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VERIFY: Moderna, Pfizer vaccines may prevent disease, but not infection

The two vaccines are supposed to either stop or lessen disease. But, they may not stop the virus from getting into your body.

WASHINGTON — We got a double dose of positive vaccine news this week. Both Moderna and Pfizer announced early returns from their vaccines show around 95% effectiveness.

RELATED: VERIFY: What is a Messenger RNA vaccine?

However, that effectiveness doesn’t mean the vaccines will prevent you from catching coronavirus.


Will the Pfizer and Moderna vaccines prevent you from getting infected with coronavirus?


The quick answer is, we don’t know and that isn’t a bad thing.

Our Sources:

Dr. Chris Beyrer, an Infectious Disease expert and Dr. William Moss, a vaccines expert both work at Johns Hopkins University.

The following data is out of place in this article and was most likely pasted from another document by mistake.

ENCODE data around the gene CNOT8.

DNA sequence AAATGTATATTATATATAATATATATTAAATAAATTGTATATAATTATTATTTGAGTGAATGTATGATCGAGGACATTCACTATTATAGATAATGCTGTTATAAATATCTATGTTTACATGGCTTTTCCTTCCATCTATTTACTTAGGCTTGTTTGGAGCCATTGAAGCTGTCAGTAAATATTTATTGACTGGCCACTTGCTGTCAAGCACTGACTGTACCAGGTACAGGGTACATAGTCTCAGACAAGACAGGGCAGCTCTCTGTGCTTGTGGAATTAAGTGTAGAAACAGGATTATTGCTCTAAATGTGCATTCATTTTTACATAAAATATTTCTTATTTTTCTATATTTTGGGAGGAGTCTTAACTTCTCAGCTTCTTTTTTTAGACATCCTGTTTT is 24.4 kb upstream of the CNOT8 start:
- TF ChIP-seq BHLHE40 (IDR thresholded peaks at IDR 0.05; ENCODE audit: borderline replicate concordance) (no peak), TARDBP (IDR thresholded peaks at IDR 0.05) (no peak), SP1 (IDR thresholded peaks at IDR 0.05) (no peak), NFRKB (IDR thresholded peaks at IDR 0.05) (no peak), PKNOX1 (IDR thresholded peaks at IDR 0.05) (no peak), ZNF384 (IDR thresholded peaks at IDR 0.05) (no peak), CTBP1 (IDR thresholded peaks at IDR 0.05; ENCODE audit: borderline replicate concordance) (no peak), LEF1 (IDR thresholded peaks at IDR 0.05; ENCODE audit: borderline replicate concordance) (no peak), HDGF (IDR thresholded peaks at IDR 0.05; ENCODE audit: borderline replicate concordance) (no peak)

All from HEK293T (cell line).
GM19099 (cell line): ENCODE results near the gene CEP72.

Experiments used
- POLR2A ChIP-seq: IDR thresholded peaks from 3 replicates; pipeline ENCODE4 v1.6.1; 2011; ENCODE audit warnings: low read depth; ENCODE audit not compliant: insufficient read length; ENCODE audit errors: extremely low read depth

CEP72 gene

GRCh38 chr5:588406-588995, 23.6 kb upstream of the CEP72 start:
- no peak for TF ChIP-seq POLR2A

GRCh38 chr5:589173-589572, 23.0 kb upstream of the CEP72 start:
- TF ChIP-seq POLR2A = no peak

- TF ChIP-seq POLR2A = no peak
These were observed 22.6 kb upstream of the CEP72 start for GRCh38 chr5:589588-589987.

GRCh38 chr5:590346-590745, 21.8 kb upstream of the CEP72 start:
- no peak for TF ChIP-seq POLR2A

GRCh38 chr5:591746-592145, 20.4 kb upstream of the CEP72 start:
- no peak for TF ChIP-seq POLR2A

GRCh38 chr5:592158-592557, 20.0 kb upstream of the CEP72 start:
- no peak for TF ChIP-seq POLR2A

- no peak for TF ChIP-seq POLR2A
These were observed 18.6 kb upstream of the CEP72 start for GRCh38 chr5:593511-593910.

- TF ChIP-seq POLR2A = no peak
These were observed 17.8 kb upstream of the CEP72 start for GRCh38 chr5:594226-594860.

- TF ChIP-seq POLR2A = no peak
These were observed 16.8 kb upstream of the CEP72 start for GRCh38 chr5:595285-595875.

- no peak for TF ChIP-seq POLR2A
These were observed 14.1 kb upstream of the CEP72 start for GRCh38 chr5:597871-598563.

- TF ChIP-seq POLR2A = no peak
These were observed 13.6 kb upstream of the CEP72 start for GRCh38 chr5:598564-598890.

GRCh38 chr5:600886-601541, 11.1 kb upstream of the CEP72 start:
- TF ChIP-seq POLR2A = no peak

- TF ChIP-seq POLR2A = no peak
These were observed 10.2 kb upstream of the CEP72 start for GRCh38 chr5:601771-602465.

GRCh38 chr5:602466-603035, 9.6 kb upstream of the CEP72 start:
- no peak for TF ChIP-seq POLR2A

Our Process:

It sounds alarming at first, neither vaccine is aimed at preventing you from getting an infection.

“These COVID vaccines are preventing clinical disease, we don't know if they prevent transmission,” Dr. Beyrer said.

It’s important to know the difference between infection and disease. Dr. Moss said just because you are infected or have transmitted coronavirus doesn’t mean you get sick.

“So you know, everyone who gets disease has an infection, and the infection causes the disease,” Dr. Moss said. “But not everyone who is infected has the disease.”

That is where Moderna and Pfizer have aimed their vaccines: preventing people from getting sick.

“What's being measured in the trials is whether or not they prevent disease, mild, moderate and severe disease,” Dr. Moss explained.

This isn’t rare for vaccines. Dr. Moss said most vaccines don’t actually stop a virus from entering your body.

“That requires a really strong kind of immune response to prevent infection,” he said.

Simply put, we don’t know if these vaccines prevent infection, but we do know their primary job is to stop the virus from becoming a disease or lessen the disease.

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